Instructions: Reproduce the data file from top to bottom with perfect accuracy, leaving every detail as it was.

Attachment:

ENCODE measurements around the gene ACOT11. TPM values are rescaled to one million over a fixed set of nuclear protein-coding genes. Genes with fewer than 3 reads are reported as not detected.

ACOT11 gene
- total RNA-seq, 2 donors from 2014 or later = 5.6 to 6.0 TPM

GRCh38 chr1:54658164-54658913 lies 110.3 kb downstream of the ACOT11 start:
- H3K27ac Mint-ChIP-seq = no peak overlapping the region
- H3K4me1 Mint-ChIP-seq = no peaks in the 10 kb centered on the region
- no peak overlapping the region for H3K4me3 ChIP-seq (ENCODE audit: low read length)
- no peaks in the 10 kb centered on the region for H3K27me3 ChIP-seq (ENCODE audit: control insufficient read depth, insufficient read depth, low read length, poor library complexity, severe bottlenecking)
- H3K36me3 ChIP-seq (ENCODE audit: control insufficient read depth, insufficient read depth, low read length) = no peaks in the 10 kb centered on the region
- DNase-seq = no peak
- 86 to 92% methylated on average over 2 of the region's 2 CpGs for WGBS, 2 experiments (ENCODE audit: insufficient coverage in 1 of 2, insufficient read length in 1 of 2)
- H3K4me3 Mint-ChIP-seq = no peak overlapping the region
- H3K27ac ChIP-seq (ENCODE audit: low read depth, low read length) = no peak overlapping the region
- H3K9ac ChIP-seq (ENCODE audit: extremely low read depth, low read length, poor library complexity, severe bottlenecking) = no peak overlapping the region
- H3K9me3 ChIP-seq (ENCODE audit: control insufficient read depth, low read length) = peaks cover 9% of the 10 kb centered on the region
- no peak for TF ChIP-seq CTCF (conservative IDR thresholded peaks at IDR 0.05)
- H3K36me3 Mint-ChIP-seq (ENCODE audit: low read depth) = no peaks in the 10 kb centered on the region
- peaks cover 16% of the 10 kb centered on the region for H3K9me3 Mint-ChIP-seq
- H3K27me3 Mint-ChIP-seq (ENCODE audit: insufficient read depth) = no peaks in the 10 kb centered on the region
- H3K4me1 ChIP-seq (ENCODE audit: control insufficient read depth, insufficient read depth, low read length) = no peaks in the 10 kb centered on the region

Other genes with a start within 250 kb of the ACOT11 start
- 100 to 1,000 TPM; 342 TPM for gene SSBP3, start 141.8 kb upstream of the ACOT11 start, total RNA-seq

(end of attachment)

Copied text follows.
ENCODE measurements around the gene ACOT11. TPM values are rescaled to one million over a fixed set of nuclear protein-coding genes. Genes with fewer than 3 reads are reported as not detected.

ACOT11 gene
- total RNA-seq, 2 donors from 2014 or later = 5.6 to 6.0 TPM

GRCh38 chr1:54658164-54658913 lies 110.3 kb downstream of the ACOT11 start:
- H3K27ac Mint-ChIP-seq = no peak overlapping the region
- H3K4me1 Mint-ChIP-seq = no peaks in the 10 kb centered on the region
- no peak overlapping the region for H3K4me3 ChIP-seq (ENCODE audit: low read length)
- no peaks in the 10 kb centered on the region for H3K27me3 ChIP-seq (ENCODE audit: control insufficient read depth, insufficient read depth, low read length, poor library complexity, severe bottlenecking)
- H3K36me3 ChIP-seq (ENCODE audit: control insufficient read depth, insufficient read depth, low read length) = no peaks in the 10 kb centered on the region
- DNase-seq = no peak
- 86 to 92% methylated on average over 2 of the region's 2 CpGs for WGBS, 2 experiments (ENCODE audit: insufficient coverage in 1 of 2, insufficient read length in 1 of 2)
- H3K4me3 Mint-ChIP-seq = no peak overlapping the region
- H3K27ac ChIP-seq (ENCODE audit: low read depth, low read length) = no peak overlapping the region
- H3K9ac ChIP-seq (ENCODE audit: extremely low read depth, low read length, poor library complexity, severe bottlenecking) = no peak overlapping the region
- H3K9me3 ChIP-seq (ENCODE audit: control insufficient read depth, low read length) = peaks cover 9% of the 10 kb centered on the region
- no peak for TF ChIP-seq CTCF (conservative IDR thresholded peaks at IDR 0.05)
- H3K36me3 Mint-ChIP-seq (ENCODE audit: low read depth) = no peaks in the 10 kb centered on the region
- peaks cover 16% of the 10 kb centered on the region for H3K9me3 Mint-ChIP-seq
- H3K27me3 Mint-ChIP-seq (ENCODE audit: insufficient read depth) = no peaks in the 10 kb centered on the region
- H3K4me1 ChIP-seq (ENCODE audit: control insufficient read depth, insufficient read depth, low read length) = no peaks in the 10 kb centered on the region

Other genes with a start within 250 kb of the ACOT11 start
- 100 to 1,000 TPM; 342 TPM for gene SSBP3, start 141.8 kb upstream of the ACOT11 start, total RNA-seq